The value of board diversity and inclusivity has been well established. And yet, many organizations and companies have a long way to go to achieve this.
When Statistics Canada surveyed 6,000 board members between December 2020 and January 2021, they found that a relatively trivial percentage of those interviewed were from minority demographics. And the majority of those interviewed either indicated that their organization did not have a board diversity policy, or did not know whether one existed. Similar figures were reflected in a BoardSource study in the United States that was conducted in 2018.
This research indicates that there is a lot more work to be done to ensure that boards reflect the full gamut of humanity. But before we discuss how this can be achieved, it’s perhaps firstly worthwhile to reiterate why this is so important.
Importance of Diversity
Boards that include people of all genders, races, ages, sexual orientations, cultural backgrounds and levels of ability will be more able to consider a variety of perspectives, and on this basis make more informed decisions. Organizations that lack diversity and inclusivity will ultimately be deficient in those perspectives, and will often fail to achieve the big missions that they set out to accomplish.
Another issue is that if people working within an organization feel that it is non-inclusive, and that they are going to be excluded in some way, they will be, at best, less motivated to climb the ranks, and at worst, inclined to leave the organization completely.
Challenges to Overcome
When creating a more diverse and inclusive board, there are always challenges to overcome. One of the most obvious ones is the situation that we have previously mentioned - there is a lack of diverse role models in board members currently. Boards have typically tended to promote white middle-class middle-aged males, and while this demographic definitely shouldn't be discounted, the lack of visible figures from different backgrounds and groups can prove discouraging for people who identify with them.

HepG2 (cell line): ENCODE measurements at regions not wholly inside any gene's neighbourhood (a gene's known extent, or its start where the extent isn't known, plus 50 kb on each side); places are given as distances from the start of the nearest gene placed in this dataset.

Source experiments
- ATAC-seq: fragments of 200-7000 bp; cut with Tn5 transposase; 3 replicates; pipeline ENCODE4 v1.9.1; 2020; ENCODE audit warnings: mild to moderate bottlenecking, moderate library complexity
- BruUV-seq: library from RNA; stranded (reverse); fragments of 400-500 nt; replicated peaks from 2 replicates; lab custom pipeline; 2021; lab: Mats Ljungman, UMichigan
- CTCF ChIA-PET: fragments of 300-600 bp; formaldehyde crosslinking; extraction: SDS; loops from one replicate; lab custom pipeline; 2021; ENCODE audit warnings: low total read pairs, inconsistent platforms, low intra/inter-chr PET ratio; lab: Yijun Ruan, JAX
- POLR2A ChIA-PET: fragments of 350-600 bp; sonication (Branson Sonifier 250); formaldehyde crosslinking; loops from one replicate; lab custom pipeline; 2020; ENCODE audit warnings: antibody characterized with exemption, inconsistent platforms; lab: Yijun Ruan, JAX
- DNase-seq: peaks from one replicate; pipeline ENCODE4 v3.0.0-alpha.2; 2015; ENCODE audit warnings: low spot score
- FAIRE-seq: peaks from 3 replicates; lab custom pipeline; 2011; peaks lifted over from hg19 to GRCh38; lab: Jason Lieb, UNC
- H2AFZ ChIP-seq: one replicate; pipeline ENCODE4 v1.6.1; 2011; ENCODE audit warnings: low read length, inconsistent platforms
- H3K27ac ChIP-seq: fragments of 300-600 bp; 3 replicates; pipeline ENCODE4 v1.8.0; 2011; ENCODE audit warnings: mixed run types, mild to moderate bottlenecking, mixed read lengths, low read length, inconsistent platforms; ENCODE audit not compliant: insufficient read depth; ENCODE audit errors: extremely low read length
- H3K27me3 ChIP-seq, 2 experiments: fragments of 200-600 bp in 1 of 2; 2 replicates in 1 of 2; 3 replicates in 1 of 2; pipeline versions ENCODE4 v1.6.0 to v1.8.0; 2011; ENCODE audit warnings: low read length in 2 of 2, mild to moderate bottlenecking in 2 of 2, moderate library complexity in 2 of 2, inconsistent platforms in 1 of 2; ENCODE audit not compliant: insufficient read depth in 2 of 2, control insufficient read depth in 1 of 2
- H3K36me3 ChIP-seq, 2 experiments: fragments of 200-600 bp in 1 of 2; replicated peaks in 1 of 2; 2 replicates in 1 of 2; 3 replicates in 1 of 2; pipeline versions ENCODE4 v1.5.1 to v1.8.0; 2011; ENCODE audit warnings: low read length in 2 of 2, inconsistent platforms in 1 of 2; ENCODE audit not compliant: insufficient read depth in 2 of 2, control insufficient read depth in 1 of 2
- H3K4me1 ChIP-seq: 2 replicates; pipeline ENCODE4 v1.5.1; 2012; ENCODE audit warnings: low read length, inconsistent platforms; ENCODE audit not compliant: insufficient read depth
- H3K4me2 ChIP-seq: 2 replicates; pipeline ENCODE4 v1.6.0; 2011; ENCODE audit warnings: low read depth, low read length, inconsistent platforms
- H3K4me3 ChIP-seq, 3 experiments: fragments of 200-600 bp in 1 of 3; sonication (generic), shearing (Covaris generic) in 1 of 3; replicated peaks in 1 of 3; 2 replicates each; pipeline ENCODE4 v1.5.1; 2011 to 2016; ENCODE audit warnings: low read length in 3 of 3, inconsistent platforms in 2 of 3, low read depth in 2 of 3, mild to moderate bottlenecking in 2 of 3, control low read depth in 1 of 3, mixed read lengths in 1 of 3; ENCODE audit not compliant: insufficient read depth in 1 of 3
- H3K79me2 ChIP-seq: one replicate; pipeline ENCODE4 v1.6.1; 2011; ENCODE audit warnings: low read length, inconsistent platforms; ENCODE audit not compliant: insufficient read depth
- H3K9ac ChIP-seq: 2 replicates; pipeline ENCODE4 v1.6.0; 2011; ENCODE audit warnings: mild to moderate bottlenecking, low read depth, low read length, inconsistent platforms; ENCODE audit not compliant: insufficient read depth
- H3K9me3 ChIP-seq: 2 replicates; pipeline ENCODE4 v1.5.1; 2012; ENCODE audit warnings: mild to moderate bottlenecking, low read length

There can also often be an inclination for group thinking within boards, which can exclude new members, or even people from outside of the typically represented demographics. But even when this is recognized, broadening the search for talent to attract more diverse applicants can be challenging, particularly if those in charge of recruitment have no experience or expertise in this area.
So it's very important when attempting to create a diverse and inclusive board to implement best practices, as achieving this exalted goal is not necessarily as straightforward as one might imagine. Thus, in the remainder of this article, we're going to examine some of the key points related to creating a more diverse board.
Generally speaking, bias is an extremely debilitating quality associated with any entity, as it simply means that it is impossible to be objective. And if there's one quality that you wish to be associated with your board and its decisions, it is objectivity.
Unfortunately, unconscious bias can shape many aspects of hiring and decision-making, which can then have a negative impact on outcomes. It can also affect the way that candidates are evaluated, and who is ultimately hired by the organization, as well as impacting on the cultural climate.
Thus, acquiring an inside perspective on this issue is definitely worthwhile. Speak to your people, and get their perspective on what could be done better. The only way to tackle bias is to constantly assume that it exists, and to challenge the attitudes of the most important people in the organization at all times.
Get Everyone Involved
The whole basis of inclusivity is that everyone feels involved in the critical processes of your organization, and thus sustaining an intentional action towards this goal is essential. Creating an aligned vision throughout your organization will ensure that not only are board members inviting diversity in their decision-making and outlook, but that this is encouraged throughout the organization as a whole. Diversity training can also help unite people behind this concept, and both regular workshops and actively making resources available can assist with this cherished goal.
Inclusive Culture in the Boardroom
Diversity isn't just about inviting people to participate from different demographic groups. It is also about creating and promoting a culture that is genuinely inclusive. You can invite five or six new people to sit on a board, but if none of them feel part of the process, or are really encouraged to participate, then you cannot reasonably say that you have an inclusive culture.
To help create this inclusive environment, boards can provide a robust onboarding programme to ensure that everyone becomes comfortable as quickly as possible. Communicating best practices to board members, and ensuring that these are followed up on regularly, can also reap reward.
Use a Continual Assessment Process
Evaluating the contribution and performance of your board should always involve regular assessment anyway, but this can also be used to examine your diversity and inclusivity process. Simply by considering on a regular basis whether you have the optimum composition of board members, you make it far more likely to develop an inclusive and diverse board. The assessment process can also be a sounding board for raising and addressing issues that would otherwise remain hidden beneath the surface.
Elect Key Members to Critical Positions